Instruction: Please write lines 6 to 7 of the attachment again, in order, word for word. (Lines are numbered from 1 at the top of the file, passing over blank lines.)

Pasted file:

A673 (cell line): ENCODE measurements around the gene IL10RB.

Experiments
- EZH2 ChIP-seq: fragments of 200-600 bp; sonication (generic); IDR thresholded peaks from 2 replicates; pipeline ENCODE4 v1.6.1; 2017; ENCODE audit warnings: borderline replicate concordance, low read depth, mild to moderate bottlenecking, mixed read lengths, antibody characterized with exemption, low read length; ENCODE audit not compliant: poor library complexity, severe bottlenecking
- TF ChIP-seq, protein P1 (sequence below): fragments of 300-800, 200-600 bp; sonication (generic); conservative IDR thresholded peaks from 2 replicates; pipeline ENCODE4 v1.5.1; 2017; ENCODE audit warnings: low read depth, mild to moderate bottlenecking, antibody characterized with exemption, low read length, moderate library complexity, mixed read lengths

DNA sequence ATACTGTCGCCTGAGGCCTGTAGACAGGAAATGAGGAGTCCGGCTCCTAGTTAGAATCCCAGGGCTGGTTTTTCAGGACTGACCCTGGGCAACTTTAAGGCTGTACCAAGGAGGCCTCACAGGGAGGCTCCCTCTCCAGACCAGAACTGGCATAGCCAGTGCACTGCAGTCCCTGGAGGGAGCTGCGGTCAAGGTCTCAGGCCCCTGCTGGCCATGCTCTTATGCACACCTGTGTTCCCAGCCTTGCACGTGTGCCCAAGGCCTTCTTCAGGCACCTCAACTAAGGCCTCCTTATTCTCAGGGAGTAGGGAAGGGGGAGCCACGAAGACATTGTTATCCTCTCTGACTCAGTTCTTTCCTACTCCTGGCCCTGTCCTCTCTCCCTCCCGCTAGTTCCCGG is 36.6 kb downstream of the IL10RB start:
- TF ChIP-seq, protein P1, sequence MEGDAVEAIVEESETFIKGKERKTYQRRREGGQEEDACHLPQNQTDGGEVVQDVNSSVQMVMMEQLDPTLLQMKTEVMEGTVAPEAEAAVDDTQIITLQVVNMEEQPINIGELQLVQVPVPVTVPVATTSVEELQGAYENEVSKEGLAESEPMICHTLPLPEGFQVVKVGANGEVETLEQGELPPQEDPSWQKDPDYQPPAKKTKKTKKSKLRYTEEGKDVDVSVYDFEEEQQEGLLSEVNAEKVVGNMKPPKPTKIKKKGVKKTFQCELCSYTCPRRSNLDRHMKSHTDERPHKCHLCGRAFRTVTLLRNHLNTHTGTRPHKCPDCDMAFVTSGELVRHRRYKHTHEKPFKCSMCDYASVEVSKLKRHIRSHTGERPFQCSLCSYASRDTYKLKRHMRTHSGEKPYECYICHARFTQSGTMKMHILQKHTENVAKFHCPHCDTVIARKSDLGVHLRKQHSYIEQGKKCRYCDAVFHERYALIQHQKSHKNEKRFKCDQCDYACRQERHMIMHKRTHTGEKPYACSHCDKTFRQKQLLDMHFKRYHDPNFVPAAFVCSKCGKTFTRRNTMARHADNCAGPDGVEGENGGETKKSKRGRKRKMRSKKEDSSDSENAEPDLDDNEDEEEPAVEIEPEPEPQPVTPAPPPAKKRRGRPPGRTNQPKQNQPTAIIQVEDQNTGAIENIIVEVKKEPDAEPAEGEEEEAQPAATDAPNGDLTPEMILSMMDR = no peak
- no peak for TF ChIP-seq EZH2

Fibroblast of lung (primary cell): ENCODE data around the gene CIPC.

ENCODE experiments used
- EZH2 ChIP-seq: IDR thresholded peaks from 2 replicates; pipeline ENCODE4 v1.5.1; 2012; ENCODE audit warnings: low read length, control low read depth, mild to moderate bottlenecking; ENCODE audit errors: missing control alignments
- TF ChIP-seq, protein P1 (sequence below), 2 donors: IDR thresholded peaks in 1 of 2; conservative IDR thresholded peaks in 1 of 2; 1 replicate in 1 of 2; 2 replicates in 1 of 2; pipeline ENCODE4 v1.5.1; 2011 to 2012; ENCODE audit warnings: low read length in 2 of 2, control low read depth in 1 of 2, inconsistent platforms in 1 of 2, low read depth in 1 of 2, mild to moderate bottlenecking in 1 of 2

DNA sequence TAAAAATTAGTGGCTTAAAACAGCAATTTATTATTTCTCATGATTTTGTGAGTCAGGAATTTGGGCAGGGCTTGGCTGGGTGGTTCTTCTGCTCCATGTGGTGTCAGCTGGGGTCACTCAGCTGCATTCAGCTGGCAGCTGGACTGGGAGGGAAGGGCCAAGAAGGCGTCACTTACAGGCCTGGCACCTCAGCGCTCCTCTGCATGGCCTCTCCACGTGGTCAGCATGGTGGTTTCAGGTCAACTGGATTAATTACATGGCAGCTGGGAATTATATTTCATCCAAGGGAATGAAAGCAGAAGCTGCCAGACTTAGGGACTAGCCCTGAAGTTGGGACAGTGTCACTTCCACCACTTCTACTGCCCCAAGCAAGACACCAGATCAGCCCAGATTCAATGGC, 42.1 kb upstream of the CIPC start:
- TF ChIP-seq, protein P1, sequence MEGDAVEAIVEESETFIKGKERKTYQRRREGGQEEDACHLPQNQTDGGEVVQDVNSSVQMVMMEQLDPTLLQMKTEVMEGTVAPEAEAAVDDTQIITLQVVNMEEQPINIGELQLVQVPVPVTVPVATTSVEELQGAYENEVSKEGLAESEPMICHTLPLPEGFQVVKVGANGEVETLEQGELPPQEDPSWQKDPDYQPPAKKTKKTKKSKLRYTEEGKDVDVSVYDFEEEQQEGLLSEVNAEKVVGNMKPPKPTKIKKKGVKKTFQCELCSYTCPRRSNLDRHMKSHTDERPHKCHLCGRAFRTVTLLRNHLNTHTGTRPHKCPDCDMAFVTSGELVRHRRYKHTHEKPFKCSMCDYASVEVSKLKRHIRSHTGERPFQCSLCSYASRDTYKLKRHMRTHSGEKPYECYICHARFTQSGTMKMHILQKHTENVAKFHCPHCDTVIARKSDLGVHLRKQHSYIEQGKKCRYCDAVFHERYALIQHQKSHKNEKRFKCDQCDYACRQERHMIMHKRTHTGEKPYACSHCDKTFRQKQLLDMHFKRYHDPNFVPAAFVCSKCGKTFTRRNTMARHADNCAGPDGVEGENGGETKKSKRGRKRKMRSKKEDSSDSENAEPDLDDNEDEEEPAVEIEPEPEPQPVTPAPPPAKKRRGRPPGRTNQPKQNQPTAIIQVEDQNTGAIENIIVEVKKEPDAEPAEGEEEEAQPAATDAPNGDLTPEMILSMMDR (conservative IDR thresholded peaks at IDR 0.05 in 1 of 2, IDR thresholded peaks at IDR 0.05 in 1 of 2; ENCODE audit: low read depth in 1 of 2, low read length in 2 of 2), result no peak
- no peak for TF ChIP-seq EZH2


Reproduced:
- TF ChIP-seq, protein P1, sequence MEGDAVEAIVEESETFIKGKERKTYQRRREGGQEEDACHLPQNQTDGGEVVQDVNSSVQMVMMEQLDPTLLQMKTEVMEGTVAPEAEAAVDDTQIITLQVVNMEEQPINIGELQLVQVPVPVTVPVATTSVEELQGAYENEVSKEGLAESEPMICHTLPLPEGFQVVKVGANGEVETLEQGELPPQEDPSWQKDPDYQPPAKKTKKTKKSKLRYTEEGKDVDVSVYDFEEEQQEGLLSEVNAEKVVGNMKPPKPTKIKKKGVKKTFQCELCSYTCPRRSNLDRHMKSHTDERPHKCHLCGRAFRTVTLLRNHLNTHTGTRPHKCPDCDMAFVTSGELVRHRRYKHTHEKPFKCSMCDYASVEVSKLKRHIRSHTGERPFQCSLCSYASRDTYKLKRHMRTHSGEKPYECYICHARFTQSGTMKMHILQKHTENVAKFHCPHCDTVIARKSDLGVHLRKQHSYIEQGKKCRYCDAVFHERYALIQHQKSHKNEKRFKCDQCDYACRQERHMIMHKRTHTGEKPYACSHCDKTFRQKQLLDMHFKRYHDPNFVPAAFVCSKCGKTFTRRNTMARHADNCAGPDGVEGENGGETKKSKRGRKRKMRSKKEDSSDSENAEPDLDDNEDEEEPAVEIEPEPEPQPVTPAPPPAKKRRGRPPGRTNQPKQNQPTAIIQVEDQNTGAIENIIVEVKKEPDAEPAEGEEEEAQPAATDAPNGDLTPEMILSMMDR = no peak
- no peak for TF ChIP-seq EZH2